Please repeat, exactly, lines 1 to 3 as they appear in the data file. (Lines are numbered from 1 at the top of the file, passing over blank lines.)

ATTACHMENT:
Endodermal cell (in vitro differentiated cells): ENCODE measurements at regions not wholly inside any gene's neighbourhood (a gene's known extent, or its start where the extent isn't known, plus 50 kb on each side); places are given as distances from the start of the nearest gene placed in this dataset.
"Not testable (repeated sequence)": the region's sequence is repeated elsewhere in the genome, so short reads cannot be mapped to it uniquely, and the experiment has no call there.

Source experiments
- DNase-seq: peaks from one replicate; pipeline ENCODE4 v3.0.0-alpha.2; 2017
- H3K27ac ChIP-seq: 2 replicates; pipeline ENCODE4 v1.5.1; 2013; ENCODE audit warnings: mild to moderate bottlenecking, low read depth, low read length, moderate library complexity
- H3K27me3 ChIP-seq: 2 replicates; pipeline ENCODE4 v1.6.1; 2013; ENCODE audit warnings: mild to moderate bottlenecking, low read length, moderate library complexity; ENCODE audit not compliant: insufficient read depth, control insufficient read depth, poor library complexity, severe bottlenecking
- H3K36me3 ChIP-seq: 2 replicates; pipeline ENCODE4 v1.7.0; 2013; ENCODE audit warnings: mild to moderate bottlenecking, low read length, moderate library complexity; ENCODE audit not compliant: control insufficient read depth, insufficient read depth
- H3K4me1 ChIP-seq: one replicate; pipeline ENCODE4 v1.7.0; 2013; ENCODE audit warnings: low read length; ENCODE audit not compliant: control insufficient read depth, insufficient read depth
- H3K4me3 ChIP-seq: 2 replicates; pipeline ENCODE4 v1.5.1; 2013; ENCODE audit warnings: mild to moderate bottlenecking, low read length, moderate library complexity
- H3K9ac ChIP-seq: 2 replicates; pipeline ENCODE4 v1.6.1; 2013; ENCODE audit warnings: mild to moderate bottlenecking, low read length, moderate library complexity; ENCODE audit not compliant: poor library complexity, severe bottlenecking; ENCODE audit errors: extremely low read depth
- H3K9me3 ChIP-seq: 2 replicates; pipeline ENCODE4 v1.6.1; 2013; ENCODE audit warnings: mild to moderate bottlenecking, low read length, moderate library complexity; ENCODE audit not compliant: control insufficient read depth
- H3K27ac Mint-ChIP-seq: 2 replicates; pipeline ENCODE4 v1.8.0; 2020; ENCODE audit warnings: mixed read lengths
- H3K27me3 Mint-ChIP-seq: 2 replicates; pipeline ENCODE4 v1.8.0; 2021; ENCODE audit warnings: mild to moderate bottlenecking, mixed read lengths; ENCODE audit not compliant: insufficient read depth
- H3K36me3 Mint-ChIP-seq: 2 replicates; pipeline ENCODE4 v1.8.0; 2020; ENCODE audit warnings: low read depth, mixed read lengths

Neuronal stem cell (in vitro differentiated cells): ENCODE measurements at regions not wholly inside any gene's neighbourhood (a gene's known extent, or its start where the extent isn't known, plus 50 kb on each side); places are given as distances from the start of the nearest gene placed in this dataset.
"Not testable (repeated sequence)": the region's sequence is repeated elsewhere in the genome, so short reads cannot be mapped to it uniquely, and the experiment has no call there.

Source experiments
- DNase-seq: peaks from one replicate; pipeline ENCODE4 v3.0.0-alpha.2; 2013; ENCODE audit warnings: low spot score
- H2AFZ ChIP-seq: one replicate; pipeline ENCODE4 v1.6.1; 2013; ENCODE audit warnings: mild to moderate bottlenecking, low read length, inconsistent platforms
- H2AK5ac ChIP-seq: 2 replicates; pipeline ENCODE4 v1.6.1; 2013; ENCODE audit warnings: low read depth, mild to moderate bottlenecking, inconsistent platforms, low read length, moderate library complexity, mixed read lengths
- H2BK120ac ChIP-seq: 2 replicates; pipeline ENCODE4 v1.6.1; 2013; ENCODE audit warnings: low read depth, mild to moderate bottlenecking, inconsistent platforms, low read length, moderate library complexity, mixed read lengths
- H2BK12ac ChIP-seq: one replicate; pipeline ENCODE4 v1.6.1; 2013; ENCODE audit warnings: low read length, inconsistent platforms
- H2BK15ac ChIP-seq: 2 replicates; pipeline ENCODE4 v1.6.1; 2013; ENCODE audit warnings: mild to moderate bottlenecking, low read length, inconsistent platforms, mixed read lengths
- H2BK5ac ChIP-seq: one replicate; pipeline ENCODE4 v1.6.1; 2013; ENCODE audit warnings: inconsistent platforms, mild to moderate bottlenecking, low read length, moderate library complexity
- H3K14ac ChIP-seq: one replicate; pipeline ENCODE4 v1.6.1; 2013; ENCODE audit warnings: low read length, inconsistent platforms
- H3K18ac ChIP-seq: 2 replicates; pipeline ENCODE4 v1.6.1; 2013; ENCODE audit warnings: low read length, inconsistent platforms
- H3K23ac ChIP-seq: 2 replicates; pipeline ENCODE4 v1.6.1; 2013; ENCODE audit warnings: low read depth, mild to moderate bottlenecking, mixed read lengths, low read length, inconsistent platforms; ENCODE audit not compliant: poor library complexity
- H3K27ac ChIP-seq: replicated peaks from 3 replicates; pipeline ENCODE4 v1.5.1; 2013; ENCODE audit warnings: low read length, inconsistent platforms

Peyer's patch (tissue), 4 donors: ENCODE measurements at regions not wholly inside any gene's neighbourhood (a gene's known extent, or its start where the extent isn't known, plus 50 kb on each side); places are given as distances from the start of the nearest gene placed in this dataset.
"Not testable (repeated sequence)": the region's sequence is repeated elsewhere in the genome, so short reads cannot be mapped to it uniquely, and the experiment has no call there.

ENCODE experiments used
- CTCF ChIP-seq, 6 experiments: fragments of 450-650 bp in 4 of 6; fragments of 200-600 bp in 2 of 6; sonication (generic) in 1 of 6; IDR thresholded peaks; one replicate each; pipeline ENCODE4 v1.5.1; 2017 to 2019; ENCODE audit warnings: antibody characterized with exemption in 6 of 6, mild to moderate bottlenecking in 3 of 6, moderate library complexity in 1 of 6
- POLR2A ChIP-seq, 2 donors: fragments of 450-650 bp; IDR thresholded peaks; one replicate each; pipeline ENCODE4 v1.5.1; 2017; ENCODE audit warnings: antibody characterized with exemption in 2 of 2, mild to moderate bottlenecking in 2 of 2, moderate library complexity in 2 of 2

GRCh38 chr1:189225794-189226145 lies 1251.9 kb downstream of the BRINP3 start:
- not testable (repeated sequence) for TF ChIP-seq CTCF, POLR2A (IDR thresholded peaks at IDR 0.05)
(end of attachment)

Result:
Endodermal cell (in vitro differentiated cells): ENCODE measurements at regions not wholly inside any gene's neighbourhood (a gene's known extent, or its start where the extent isn't known, plus 50 kb on each side); places are given as distances from the start of the nearest gene placed in this dataset.
"Not testable (repeated sequence)": the region's sequence is repeated elsewhere in the genome, so short reads cannot be mapped to it uniquely, and the experiment has no call there.

Source experiments